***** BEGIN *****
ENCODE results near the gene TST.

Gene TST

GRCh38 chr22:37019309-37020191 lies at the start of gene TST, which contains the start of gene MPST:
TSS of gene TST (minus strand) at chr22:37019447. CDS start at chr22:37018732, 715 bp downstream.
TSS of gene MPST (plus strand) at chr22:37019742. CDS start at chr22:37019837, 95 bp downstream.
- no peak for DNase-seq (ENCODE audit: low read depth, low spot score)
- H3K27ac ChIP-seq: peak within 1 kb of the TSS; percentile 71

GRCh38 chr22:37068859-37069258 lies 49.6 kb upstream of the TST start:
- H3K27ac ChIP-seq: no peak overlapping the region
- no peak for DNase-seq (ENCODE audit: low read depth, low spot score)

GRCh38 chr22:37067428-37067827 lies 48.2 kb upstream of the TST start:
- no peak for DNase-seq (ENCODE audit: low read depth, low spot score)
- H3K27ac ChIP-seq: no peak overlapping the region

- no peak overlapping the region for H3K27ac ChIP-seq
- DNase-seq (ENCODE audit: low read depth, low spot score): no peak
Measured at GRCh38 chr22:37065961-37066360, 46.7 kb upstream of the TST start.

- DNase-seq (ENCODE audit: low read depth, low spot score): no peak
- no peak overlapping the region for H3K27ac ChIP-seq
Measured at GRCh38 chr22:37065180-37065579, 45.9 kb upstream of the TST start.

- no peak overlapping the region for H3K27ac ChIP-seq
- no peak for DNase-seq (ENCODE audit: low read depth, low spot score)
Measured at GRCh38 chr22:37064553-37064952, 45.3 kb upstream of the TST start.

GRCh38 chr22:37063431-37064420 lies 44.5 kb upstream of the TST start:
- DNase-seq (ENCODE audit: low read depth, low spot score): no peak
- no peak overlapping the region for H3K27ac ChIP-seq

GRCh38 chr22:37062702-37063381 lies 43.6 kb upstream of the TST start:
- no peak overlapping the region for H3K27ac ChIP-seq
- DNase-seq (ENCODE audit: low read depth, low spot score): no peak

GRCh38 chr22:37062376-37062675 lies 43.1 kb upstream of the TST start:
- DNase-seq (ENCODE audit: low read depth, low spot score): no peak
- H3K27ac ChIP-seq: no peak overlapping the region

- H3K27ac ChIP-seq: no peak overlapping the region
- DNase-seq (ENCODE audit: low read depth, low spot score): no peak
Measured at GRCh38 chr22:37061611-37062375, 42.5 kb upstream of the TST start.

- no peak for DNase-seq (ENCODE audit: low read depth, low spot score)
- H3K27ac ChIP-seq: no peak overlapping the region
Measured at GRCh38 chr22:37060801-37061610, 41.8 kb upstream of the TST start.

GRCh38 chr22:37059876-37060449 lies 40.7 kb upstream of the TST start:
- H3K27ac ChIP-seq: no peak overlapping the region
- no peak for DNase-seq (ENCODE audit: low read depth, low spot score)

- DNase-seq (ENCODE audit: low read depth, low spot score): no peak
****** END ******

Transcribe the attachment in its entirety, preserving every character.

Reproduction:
ENCODE results near the gene TST.

Gene TST

GRCh38 chr22:37019309-37020191 lies at the start of gene TST, which contains the start of gene MPST:
TSS of gene TST (minus strand) at chr22:37019447. CDS start at chr22:37018732, 715 bp downstream.
TSS of gene MPST (plus strand) at chr22:37019742. CDS start at chr22:37019837, 95 bp downstream.
- no peak for DNase-seq (ENCODE audit: low read depth, low spot score)
- H3K27ac ChIP-seq: peak within 1 kb of the TSS; percentile 71

GRCh38 chr22:37068859-37069258 lies 49.6 kb upstream of the TST start:
- H3K27ac ChIP-seq: no peak overlapping the region
- no peak for DNase-seq (ENCODE audit: low read depth, low spot score)

GRCh38 chr22:37067428-37067827 lies 48.2 kb upstream of the TST start:
- no peak for DNase-seq (ENCODE audit: low read depth, low spot score)
- H3K27ac ChIP-seq: no peak overlapping the region

- no peak overlapping the region for H3K27ac ChIP-seq
- DNase-seq (ENCODE audit: low read depth, low spot score): no peak
Measured at GRCh38 chr22:37065961-37066360, 46.7 kb upstream of the TST start.

- DNase-seq (ENCODE audit: low read depth, low spot score): no peak
- no peak overlapping the region for H3K27ac ChIP-seq
Measured at GRCh38 chr22:37065180-37065579, 45.9 kb upstream of the TST start.

- no peak overlapping the region for H3K27ac ChIP-seq
- no peak for DNase-seq (ENCODE audit: low read depth, low spot score)
Measured at GRCh38 chr22:37064553-37064952, 45.3 kb upstream of the TST start.

GRCh38 chr22:37063431-37064420 lies 44.5 kb upstream of the TST start:
- DNase-seq (ENCODE audit: low read depth, low spot score): no peak
- no peak overlapping the region for H3K27ac ChIP-seq

GRCh38 chr22:37062702-37063381 lies 43.6 kb upstream of the TST start:
- no peak overlapping the region for H3K27ac ChIP-seq
- DNase-seq (ENCODE audit: low read depth, low spot score): no peak

GRCh38 chr22:37062376-37062675 lies 43.1 kb upstream of the TST start:
- DNase-seq (ENCODE audit: low read depth, low spot score): no peak
- H3K27ac ChIP-seq: no peak overlapping the region

- H3K27ac ChIP-seq: no peak overlapping the region
- DNase-seq (ENCODE audit: low read depth, low spot score): no peak
Measured at GRCh38 chr22:37061611-37062375, 42.5 kb upstream of the TST start.

- no peak for DNase-seq (ENCODE audit: low read depth, low spot score)
- H3K27ac ChIP-seq: no peak overlapping the region
Measured at GRCh38 chr22:37060801-37061610, 41.8 kb upstream of the TST start.

GRCh38 chr22:37059876-37060449 lies 40.7 kb upstream of the TST start:
- H3K27ac ChIP-seq: no peak overlapping the region
- no peak for DNase-seq (ENCODE audit: low read depth, low spot score)

- DNase-seq (ENCODE audit: low read depth, low spot score): no peak